Given this post from Jacob Levy on the VolCon
, one might think that Democratic party has no chance with Libertarians. I prefer to think of it as a roadmap.
Last fall I tried to combine my various threshold tests and litmus tests and utilitarian calculations, and I asked
Can anyone name for me a candidate in a competitive race (or, really, any candidate) for either Senate or House who is a) pro-choice; b) pro-trade (supports NAFTA, TPA, and WTO without weaselly exceptions, hasn't been a force in favor of any of the dumb protectionist moves in the past few years); c) not-actively-antigay (sometimes one takes what one can get); d) generally in favor of tax cuts; e) generally in favor of spending restraint; f) generally pro-immigration; g) not guilty of demagoguing Social Security? I'd have a hard time supporting someone who suppported the campaign finance bill or a vigorous drug warrior. Supporting the death penalty is bad, but I'm willing to treat that as a litmus test for executive posts rather than legislative ones. And, obviously, actively pro-gay-rights (marriage, military) would be better than passive, and actively pro-Social Security reform would be better than passive. But I think I could stomach someone who met the named threshold tests [a-g]; and I'd actively want to encourage that person's party (whichever party it was!) to move in that person's direction. But I can't think of a single such candidate from either major party...
President Bush is (a) not pro-choice. He is (b) not pro-trade by that definition (steel tariffs) (c) Tough one. Does this make Bush actively anti-gay
(From the 2000 race)?
In the current presidential race, it's George W. Bush, the Republican candidate, who actively supports anti-gay sodomy laws, doesn't think gays are fit to be parents, supports the ban on openly gay people in the military, opposes hate crimes legislation and gay and lesbian employment rights, and withholds support for domestic partnership benefits for gay and lesbian people.
(d) Generally in favor of tax-cuts -- check (so are many Democrats). (e) Generally in favor of spending restraint -- in talk, yes, in deed, no. (f) pro-immigration -- he used to be, now not so much. (g) The definition of a demagogue according to m-w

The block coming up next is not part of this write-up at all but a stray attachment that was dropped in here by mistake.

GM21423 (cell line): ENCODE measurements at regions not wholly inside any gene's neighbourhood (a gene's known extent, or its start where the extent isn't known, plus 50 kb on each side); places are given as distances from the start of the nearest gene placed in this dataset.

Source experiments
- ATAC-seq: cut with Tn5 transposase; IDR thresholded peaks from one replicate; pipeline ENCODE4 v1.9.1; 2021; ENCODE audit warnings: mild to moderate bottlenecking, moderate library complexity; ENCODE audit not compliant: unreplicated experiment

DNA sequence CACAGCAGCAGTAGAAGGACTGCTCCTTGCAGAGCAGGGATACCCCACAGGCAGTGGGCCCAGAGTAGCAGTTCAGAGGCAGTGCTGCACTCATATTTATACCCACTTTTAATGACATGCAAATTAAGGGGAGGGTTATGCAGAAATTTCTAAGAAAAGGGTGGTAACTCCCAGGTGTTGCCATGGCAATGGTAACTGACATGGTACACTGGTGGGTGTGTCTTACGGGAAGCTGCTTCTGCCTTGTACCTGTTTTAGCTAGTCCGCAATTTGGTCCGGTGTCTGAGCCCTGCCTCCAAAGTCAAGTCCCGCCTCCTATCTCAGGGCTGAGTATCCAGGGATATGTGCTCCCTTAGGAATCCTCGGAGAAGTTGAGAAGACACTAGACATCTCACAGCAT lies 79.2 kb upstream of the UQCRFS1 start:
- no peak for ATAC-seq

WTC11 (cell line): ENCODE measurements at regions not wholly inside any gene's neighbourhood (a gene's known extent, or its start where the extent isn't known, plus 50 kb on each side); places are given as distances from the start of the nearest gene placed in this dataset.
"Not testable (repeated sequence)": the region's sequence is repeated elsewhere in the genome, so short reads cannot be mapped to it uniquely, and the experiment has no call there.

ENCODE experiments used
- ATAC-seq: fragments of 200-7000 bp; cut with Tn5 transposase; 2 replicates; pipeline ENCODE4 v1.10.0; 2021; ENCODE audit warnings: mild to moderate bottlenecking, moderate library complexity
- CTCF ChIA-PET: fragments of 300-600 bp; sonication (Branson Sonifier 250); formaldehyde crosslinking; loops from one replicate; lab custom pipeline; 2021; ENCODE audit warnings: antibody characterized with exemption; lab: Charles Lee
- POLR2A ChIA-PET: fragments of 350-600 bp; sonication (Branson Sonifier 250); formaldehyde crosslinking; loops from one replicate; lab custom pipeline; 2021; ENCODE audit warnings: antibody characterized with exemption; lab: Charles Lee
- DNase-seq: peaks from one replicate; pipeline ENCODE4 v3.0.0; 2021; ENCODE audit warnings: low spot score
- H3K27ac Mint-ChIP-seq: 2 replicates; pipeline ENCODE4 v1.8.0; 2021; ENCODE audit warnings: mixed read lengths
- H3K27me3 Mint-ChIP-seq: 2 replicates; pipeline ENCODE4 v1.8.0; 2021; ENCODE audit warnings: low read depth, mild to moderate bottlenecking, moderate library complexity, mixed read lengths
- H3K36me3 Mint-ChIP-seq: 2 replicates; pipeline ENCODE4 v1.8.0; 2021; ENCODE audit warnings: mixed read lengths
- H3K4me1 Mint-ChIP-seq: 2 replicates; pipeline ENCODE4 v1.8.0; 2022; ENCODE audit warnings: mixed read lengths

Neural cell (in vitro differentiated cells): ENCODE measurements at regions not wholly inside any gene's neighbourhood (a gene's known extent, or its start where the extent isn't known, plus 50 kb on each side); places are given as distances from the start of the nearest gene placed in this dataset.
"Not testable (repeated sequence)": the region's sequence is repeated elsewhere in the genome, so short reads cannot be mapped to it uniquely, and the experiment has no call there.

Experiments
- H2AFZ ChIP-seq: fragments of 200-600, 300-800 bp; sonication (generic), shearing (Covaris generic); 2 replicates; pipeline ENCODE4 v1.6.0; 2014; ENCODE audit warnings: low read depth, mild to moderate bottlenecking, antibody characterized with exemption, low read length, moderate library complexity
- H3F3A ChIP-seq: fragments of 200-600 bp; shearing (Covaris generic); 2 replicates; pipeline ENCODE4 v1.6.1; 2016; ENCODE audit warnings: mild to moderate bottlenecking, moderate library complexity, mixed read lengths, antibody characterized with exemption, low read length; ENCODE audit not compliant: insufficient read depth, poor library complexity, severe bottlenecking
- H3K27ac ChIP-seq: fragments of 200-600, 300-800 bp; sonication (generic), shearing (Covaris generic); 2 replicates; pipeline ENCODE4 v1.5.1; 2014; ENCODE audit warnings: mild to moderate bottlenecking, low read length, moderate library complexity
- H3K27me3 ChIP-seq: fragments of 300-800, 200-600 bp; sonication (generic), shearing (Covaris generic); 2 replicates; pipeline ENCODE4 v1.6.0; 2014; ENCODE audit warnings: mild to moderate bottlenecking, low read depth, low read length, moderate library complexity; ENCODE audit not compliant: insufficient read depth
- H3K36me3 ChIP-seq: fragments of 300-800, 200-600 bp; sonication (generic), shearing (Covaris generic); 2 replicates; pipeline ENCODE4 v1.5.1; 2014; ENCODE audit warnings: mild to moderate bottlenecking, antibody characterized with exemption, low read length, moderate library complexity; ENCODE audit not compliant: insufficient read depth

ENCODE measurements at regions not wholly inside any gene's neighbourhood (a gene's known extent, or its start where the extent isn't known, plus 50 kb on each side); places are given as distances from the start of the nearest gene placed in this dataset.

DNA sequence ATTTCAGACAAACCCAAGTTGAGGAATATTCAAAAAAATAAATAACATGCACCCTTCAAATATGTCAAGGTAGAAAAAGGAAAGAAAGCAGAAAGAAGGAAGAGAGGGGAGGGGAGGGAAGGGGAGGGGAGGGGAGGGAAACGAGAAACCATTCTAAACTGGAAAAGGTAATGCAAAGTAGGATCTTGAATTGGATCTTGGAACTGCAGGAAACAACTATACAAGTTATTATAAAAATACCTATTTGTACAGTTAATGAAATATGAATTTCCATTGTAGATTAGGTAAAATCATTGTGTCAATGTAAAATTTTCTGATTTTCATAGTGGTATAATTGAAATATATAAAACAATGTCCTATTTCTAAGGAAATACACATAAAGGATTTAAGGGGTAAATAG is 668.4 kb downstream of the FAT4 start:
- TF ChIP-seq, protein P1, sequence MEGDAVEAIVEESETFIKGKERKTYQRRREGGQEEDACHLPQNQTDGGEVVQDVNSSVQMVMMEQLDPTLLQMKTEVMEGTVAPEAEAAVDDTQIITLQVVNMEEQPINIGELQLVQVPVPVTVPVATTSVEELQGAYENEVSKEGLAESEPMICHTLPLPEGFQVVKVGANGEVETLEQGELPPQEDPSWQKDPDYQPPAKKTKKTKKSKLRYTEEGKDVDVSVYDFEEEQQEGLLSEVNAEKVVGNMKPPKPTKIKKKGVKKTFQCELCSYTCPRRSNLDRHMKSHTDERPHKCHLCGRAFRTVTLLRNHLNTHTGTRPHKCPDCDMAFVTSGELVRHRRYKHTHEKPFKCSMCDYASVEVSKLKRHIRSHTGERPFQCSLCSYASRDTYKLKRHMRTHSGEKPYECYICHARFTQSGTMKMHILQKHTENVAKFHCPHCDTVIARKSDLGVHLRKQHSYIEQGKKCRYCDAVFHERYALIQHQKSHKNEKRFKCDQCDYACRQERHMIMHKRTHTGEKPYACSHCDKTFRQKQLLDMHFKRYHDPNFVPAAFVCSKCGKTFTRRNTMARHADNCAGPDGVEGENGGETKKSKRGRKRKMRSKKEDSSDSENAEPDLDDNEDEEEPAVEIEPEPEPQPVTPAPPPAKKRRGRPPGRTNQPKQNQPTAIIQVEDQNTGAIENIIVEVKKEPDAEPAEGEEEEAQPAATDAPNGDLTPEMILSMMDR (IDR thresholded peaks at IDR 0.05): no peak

1 : a leader who makes use of popular prejudices and false claims and promises in order to gain power
To me the key point is: "I'd actively want to encourage that person's party (whichever party it was!) to move in that person's direction.". One way is to support candidates in the party with a vote. Bush will be the GOP nominee. The nomination from the Democratic party is up for grabs. Encourage Libertarianism by voting in the Democratic primary (for Howard Dean).
Tax Cuts and the Left
Yesterday, I followed up an entry with a suggestion about how to sell tax-cuts to the left. I pointed out that states with large urban centers lean to the Democratic party but are also the ones with lowest ratio of federal receipts to federal taxes paid. I am tracking down the sources right now, and I'm not done with a full analysis yet, but here's a place to start
. I am checking the census sources now, so I present that as a start for now.
If some states are beneficiaries, receiving more than they send in, then naturally some states must be benefactors – those states where so much is collected in federal taxes that any federal largesse they receive is overwhelmed. With an extremely high FY 2000 federal tax burden per capita (164 percent of the national average), even above-average federal spending (102 percent of the national average) couldn't prevent Connecticut from having the lowest federal spending-to-tax ratio (0.62). The 0.62 ratio means that Connecticut only receives 62¢ in federal spending for every dollar its taxpayers send to Washington and is therefore the nation's biggest loser from federal fiscal operations. Other states that had low federal spending-to-tax ratios in FY 2000 are New Jersey (66¢), Nevada (69¢), New Hampshire (71¢), and Illinois (74¢).